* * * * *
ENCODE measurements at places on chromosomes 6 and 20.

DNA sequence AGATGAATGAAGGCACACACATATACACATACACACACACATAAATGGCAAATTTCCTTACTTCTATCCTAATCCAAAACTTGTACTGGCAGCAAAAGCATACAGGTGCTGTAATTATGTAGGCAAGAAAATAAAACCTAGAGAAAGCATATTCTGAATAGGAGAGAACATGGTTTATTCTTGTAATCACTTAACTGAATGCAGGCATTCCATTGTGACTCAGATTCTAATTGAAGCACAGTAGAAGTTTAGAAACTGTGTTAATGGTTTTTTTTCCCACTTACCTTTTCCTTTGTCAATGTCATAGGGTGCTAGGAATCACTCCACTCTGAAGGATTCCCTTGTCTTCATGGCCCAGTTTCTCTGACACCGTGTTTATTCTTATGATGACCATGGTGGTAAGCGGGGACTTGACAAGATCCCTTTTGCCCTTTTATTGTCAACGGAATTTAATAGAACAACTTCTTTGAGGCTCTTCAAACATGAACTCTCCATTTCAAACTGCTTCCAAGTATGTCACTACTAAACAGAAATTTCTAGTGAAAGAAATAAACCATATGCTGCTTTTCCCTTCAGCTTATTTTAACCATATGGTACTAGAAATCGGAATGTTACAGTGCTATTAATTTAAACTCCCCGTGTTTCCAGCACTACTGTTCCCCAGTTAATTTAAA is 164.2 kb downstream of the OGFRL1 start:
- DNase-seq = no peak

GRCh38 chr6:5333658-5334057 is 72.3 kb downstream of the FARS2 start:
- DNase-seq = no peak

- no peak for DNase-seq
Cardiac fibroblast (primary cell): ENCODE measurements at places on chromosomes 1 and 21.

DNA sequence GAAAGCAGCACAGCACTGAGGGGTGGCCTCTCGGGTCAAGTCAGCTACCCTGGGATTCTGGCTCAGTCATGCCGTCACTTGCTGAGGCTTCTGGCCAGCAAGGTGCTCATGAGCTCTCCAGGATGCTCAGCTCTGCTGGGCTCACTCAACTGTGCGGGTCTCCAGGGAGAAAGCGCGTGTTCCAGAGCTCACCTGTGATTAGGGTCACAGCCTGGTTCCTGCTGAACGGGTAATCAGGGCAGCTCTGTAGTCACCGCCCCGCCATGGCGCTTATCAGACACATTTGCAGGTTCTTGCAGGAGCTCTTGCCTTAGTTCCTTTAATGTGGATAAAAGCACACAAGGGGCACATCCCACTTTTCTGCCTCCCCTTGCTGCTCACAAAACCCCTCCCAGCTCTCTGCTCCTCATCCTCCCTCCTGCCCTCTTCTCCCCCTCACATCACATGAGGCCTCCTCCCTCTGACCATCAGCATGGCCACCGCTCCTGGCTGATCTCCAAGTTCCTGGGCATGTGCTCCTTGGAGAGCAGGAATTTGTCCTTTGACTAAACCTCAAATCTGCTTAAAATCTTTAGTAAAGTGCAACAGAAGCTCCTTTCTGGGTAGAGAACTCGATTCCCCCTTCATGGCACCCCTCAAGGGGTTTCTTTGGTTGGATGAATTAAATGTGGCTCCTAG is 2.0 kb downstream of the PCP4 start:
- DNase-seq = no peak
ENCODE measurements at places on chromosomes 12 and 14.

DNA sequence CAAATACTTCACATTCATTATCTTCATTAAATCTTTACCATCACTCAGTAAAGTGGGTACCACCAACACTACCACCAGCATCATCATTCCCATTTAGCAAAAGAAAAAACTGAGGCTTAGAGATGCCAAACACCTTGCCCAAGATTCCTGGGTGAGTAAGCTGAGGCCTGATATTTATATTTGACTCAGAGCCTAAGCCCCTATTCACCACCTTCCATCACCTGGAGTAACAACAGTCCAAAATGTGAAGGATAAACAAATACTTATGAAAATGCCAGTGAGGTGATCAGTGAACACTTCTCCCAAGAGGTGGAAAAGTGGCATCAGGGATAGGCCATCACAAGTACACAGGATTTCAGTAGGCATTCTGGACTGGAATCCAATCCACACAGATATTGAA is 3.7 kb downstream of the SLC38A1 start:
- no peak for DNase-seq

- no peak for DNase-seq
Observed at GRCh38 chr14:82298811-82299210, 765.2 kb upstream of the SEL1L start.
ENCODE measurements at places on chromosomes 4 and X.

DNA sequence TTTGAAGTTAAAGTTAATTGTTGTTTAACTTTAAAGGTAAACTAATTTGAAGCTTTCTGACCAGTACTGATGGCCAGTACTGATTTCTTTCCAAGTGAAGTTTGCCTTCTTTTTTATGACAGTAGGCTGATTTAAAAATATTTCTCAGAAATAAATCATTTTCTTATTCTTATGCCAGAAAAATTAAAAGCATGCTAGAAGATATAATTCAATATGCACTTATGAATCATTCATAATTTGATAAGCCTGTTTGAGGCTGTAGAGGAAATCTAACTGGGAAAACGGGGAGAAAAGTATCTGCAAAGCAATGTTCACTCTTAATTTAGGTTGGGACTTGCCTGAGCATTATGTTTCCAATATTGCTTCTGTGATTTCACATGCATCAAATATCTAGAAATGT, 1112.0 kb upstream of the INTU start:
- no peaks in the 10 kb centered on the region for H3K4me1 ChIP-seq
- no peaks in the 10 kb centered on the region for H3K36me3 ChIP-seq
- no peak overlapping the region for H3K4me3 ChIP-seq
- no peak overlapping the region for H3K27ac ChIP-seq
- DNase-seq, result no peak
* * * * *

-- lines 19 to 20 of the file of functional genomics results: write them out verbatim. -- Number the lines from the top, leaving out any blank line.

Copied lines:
- no peak overlapping the region for H3K4me3 ChIP-seq
- no peak overlapping the region for H3K27ac ChIP-seq